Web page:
Does the distress call "mayday" have anything to do with the May Day holiday?
Maybe the original person in distress needed the help of a May pole to save him? Just spitballing here.
Your theory, though intriguing, is very incorrect, I am sorry to say. The two terms don't have anything to do with each other. "Mayday" was coined in 1923 by Frederick Mockford, an airport radio officer in London. It sounds like a French term for "come and help me," which is why he went with it. May Day the holiday, however, has roots in ancient Celtic and Roman festivals welcoming the arrival of spring.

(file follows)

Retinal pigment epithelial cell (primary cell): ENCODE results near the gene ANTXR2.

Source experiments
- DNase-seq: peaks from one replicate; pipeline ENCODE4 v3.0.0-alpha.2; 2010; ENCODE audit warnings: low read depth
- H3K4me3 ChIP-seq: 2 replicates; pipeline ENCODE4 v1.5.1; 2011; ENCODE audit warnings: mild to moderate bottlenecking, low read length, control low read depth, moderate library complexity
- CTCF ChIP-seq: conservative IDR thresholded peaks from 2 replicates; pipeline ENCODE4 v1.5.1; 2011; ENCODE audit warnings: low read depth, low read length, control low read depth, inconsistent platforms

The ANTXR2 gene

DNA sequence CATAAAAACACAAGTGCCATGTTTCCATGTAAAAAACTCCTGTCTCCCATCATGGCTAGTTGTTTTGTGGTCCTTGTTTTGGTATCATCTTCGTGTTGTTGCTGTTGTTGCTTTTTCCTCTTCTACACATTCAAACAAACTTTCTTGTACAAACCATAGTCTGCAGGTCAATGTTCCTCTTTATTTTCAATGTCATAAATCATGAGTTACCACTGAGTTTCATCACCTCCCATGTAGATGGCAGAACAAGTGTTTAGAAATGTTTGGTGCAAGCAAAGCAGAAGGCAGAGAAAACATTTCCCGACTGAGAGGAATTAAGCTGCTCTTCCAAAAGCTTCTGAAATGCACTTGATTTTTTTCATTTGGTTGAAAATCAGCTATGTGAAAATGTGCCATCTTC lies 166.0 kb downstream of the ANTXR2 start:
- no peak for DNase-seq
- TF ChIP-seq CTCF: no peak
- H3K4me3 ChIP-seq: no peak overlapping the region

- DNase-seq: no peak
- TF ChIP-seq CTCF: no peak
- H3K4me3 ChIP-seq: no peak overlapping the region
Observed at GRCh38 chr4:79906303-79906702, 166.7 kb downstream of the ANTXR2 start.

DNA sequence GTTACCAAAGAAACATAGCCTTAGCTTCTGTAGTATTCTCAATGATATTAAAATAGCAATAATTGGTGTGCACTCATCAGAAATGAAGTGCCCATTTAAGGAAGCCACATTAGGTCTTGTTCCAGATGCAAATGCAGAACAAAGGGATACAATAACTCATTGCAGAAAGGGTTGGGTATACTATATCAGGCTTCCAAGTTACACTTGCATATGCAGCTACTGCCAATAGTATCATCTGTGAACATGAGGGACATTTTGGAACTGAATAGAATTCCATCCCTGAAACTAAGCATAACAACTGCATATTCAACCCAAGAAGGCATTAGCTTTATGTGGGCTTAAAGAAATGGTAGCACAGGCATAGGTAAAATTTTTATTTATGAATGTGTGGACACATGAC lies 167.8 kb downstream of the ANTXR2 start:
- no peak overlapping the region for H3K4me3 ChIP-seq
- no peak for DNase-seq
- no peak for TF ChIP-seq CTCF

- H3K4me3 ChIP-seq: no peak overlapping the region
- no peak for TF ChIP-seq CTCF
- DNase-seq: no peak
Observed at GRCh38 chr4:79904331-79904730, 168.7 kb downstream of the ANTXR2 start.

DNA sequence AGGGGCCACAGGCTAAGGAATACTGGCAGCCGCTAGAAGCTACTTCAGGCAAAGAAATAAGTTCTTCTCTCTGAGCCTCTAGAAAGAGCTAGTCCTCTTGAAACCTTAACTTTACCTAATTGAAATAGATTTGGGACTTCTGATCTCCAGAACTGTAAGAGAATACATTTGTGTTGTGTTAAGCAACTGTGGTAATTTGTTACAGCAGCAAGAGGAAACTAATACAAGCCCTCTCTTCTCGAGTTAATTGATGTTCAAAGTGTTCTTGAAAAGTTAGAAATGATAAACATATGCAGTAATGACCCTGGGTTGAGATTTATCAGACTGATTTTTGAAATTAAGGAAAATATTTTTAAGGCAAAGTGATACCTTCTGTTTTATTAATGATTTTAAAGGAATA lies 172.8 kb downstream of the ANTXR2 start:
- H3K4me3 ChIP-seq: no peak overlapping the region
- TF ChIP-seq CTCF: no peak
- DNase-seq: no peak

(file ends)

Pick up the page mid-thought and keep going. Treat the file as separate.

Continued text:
It does not. "Mayday" is a distress call. May Day is a holiday where people go into Seattle and protest about the stuff they want changed, and is on the First of May.
No. Actually, this saying “May-Day” came from a French word, “M’aidez”. Though they both particularly the same thing, the history behind it is different. It was the idea of Fredrick Mockford who thought it would be a good idea to make “Mayday” an distress call for he heard on the radios French pilots saying “M’aider” which meant “Help me” in an English Translation.